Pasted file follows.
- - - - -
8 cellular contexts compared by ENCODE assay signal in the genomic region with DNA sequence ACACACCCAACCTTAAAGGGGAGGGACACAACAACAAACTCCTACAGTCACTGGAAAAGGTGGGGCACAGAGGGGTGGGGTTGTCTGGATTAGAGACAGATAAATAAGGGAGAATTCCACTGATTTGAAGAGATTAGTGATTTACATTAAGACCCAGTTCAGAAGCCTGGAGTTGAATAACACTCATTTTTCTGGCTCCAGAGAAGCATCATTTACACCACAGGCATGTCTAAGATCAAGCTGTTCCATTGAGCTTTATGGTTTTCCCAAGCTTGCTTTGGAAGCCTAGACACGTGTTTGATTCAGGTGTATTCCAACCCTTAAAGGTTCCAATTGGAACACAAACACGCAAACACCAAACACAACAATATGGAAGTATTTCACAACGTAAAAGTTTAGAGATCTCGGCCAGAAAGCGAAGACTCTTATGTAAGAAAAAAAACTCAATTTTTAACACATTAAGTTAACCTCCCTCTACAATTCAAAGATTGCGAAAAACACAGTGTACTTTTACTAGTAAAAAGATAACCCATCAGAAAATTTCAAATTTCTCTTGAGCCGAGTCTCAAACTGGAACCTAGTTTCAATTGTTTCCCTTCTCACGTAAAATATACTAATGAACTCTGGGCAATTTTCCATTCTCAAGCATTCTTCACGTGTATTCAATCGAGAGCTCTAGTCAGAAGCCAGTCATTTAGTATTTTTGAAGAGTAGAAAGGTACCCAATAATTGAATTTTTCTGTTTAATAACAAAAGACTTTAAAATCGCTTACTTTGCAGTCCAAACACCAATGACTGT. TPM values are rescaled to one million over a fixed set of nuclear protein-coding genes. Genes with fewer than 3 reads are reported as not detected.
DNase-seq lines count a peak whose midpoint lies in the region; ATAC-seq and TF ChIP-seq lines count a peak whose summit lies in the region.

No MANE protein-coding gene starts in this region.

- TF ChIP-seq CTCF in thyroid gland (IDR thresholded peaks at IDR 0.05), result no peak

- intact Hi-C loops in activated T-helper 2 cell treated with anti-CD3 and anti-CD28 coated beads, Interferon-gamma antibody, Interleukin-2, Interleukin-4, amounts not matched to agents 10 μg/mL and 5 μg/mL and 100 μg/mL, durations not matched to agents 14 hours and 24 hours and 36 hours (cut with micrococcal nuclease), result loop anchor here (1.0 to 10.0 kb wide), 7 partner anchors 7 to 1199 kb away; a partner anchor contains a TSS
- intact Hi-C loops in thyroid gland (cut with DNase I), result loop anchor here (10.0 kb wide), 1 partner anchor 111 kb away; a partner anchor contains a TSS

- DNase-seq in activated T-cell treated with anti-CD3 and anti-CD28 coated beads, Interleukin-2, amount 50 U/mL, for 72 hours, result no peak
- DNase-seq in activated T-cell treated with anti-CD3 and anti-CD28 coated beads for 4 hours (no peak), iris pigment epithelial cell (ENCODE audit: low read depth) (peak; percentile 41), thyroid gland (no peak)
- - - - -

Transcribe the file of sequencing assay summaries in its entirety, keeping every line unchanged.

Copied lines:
8 cellular contexts compared by ENCODE assay signal in the genomic region with DNA sequence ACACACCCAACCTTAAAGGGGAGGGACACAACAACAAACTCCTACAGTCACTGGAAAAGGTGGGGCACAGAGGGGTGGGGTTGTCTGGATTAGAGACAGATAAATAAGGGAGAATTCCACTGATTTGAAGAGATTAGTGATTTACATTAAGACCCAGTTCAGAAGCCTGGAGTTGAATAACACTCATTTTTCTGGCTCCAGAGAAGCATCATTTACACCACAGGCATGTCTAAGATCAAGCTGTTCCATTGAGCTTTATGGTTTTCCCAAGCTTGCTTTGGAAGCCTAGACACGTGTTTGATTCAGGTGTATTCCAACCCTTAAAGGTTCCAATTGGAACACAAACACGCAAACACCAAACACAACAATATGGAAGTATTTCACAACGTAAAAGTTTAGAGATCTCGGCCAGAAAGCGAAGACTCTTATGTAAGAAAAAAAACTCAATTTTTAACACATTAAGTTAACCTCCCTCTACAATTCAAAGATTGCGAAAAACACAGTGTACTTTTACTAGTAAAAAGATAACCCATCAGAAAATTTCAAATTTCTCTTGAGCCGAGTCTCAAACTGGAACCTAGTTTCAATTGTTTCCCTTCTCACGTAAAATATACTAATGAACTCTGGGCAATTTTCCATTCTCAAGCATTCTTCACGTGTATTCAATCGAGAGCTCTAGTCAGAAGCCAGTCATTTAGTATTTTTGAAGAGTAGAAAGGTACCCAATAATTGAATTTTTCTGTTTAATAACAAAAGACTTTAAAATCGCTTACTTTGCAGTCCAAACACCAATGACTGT. TPM values are rescaled to one million over a fixed set of nuclear protein-coding genes. Genes with fewer than 3 reads are reported as not detected.
DNase-seq lines count a peak whose midpoint lies in the region; ATAC-seq and TF ChIP-seq lines count a peak whose summit lies in the region.

No MANE protein-coding gene starts in this region.

- TF ChIP-seq CTCF in thyroid gland (IDR thresholded peaks at IDR 0.05), result no peak

- intact Hi-C loops in activated T-helper 2 cell treated with anti-CD3 and anti-CD28 coated beads, Interferon-gamma antibody, Interleukin-2, Interleukin-4, amounts not matched to agents 10 μg/mL and 5 μg/mL and 100 μg/mL, durations not matched to agents 14 hours and 24 hours and 36 hours (cut with micrococcal nuclease), result loop anchor here (1.0 to 10.0 kb wide), 7 partner anchors 7 to 1199 kb away; a partner anchor contains a TSS
- intact Hi-C loops in thyroid gland (cut with DNase I), result loop anchor here (10.0 kb wide), 1 partner anchor 111 kb away; a partner anchor contains a TSS

- DNase-seq in activated T-cell treated with anti-CD3 and anti-CD28 coated beads, Interleukin-2, amount 50 U/mL, for 72 hours, result no peak
- DNase-seq in activated T-cell treated with anti-CD3 and anti-CD28 coated beads for 4 hours (no peak), iris pigment epithelial cell (ENCODE audit: low read depth) (peak; percentile 41), thyroid gland (no peak)